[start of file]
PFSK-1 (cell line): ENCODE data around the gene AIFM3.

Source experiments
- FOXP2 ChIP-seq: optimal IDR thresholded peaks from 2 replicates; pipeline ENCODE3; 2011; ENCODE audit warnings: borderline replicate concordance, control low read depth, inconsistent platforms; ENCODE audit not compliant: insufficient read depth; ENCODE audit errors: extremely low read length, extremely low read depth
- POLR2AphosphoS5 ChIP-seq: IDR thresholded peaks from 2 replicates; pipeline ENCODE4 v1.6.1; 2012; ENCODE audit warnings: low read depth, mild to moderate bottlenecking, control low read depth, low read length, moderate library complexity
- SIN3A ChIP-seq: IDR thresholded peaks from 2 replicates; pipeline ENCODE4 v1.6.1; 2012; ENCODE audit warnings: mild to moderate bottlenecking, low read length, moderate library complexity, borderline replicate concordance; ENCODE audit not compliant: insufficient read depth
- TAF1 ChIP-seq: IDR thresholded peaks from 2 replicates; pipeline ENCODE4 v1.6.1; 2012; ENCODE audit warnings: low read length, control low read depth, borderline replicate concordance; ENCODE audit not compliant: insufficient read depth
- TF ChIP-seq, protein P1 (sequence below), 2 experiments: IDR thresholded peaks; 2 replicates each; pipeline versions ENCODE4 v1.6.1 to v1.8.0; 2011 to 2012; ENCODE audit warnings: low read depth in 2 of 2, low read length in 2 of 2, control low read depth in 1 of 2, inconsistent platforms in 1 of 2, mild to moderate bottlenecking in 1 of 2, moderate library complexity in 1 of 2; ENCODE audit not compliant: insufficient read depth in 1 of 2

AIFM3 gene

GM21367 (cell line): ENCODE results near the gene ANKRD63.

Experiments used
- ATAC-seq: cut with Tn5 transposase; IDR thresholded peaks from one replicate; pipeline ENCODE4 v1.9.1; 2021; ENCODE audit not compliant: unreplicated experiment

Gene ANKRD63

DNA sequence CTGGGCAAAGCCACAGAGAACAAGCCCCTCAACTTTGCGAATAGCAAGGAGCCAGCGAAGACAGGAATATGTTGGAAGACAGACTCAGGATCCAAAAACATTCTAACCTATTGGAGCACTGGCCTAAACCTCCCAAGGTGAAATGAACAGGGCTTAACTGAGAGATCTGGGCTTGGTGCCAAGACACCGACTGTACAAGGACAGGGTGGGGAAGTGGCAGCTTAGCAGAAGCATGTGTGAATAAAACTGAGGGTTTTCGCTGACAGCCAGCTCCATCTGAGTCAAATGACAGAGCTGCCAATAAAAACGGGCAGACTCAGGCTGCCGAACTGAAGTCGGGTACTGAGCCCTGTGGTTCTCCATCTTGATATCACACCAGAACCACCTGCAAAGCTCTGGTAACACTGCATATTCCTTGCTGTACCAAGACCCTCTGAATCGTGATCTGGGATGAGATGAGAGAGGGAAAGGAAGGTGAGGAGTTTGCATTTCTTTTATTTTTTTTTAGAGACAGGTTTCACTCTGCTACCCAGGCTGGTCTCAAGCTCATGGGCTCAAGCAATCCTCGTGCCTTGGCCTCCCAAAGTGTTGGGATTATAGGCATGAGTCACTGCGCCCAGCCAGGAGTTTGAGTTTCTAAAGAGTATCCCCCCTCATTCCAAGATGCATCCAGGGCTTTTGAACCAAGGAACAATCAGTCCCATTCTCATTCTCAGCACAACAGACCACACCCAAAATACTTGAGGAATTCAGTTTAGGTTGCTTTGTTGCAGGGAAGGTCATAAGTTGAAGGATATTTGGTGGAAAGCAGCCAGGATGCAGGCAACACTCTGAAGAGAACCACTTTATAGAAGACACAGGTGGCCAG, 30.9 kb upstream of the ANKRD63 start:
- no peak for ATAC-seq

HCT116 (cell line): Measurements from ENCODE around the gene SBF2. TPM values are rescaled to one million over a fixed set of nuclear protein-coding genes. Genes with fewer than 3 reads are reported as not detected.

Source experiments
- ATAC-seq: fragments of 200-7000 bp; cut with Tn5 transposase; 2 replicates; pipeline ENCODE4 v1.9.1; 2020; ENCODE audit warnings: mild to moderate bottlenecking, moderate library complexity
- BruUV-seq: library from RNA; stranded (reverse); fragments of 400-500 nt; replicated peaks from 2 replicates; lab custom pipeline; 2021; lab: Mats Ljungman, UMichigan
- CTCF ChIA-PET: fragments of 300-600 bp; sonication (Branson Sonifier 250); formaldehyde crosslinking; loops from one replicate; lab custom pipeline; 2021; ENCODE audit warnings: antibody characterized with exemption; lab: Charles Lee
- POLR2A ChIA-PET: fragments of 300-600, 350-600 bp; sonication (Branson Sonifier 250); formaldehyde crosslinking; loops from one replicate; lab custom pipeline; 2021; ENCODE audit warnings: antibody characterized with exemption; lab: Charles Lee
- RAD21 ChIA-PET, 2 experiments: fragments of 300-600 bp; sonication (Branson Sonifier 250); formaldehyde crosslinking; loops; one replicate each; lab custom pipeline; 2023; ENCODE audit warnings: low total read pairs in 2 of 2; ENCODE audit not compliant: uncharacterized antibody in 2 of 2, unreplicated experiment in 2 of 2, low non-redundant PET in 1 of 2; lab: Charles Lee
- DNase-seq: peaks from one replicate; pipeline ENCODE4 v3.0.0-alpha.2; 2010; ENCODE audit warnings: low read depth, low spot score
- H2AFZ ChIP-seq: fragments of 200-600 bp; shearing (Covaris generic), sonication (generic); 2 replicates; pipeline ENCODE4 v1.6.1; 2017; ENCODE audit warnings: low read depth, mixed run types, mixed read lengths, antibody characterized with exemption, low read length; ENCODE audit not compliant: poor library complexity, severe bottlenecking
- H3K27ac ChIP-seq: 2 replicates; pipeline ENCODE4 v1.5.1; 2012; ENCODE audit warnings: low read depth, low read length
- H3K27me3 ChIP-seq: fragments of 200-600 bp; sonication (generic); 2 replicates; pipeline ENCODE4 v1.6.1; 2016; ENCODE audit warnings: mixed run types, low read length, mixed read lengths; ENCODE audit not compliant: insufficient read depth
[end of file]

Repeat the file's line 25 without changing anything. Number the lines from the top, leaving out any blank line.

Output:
- H3K27me3 ChIP-seq: fragments of 200-600 bp; sonication (generic); 2 replicates; pipeline ENCODE4 v1.6.1; 2016; ENCODE audit warnings: mixed run types, low read length, mixed read lengths; ENCODE audit not compliant: insufficient read depth